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Androvett Blog

by Robert Tharp at 3:45:00 pm

I give God 10 percent. Why do you get 18?

That was a St. Louis minister’s response when faced with a restaurant tab that included a mandatory 18 percent tip for a group meal. The pastor’s note – written on the restaurant receipt in lieu of the tip – went viral after an Applebee’s waitress snapped a picture of it and posted it on the Internet, stoking public discussion about the widely reviled mandatory gratuity.

Although many restaurants say a mandatory gratuity is imposed as a way to protect wait staff from the possibility of being under-compensated for the hard work that goes into serving a large group, the practice often draws the ire of customers. And patrons aren’t alone in their disdain for mandatory tip policies. They are equally unpopular with many servers for income tax reasons. 

Often compensated at a sub-minimum wage rate, many servers rely on tips to supplement their wages. But because mandatory “tips” are viewed by the IRS as a “service charge,” the money typically goes to the business, not the person serving the table, explains Dallas attorney Celeste Yeager, vice chair of the Hospitality Industry Team at Gardere Wynne Sewell LLP. “For these employees, it can negatively affect pay classification, causing tremendous income tax headaches,” says Yeager. “For these and other reasons, as an industry, it is time for restaurants and bars to consider stopping the practice of imposing automatic tips.”

by Robert Tharp at 3:15:00 pm

From pizza delivery businesses and neighborhood bars to car dealerships and major retailers, the NFL’s Super Bowl has become a perennial marketing opportunity and cash cow. But businesses that try to crib on the NFL’s closely guarded and trademarked words, “Super Bowl,” without permission can expect to get stiff-armed by the league’s legal team. Ever notice how so many advertisements and marketing materials have migrated to using “The Big Game” as a legal euphemism for Super Bowl Sunday?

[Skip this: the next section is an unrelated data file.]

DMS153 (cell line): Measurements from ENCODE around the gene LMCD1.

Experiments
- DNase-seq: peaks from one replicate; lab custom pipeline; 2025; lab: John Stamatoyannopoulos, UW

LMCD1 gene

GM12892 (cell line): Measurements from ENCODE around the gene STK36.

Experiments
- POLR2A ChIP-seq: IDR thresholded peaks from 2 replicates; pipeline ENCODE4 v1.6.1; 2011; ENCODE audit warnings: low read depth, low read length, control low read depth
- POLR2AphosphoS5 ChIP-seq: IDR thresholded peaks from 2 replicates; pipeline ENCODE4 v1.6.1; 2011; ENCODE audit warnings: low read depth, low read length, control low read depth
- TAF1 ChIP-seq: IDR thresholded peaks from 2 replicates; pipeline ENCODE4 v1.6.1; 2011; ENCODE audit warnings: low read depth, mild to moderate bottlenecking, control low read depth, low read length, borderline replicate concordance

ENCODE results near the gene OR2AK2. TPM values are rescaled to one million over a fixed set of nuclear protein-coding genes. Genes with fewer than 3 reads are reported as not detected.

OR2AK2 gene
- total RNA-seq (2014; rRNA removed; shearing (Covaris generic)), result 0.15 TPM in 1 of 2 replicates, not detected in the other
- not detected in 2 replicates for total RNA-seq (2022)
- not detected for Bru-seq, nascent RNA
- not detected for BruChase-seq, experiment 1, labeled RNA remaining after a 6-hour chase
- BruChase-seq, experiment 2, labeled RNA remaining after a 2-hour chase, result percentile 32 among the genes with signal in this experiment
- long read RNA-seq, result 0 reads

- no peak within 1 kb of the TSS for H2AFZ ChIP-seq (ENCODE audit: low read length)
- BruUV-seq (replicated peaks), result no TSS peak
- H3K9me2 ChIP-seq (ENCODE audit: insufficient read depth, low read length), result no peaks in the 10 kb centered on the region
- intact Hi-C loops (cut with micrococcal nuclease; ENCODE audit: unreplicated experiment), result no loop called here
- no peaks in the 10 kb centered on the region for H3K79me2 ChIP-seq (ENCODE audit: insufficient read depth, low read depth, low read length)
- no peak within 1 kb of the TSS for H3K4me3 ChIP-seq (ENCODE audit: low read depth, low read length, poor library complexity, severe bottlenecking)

The experience of Roy Fox is the latest example of the NFL’s Dick Butkus approach to guarding its trademarks.  More than a year ago, the Indiana man had the premonition that one day the Super Bowl would feature a unique rivalry between two brothers who also happen to be head coaches: Jim and John Harbaugh. His idea: trademark the word “HarBowl” for t-shirts and other merchandise, and watch the money roll in. So Fox plunked down a $1,000 trademark application fee and set the application in motion.

Fox soon started getting calls from the NFL’s legal team, threatening the non-lawyer with stiff financial penalties if he didn’t voluntarily give up his trademark application for “HarBowl.” Clearly a true NFL fan and not a lawyer, Fox proceeded to negotiate his position all the way down to zero. He unsuccessfully offered to give up the trademark in exchange for some Indianapolis Colts tickets and an autographed photo of NFL commissioner Roger Goodell. As the legal blitz showed no sign of letting up, Fox finally took a knee and abandoned the effort.

Trademark and copyright attorney Amanda Greenspon of Dallas-based Munck Wilson Mandala says trademark owners of all kinds are obligated by law to protect and enforce their trademarks or risk losing them, but the NFL is widely known for its aggressive protection of its intellectual property.
“The NFL would have had to argue that it’s confusingly similar to the `Super Bowl’ trademark  or some other mark they already own,” she says. “I don’t think it’s as clear-cut as the NFL makes it sound, but it takes would have taken some resources to go up against the NFL.”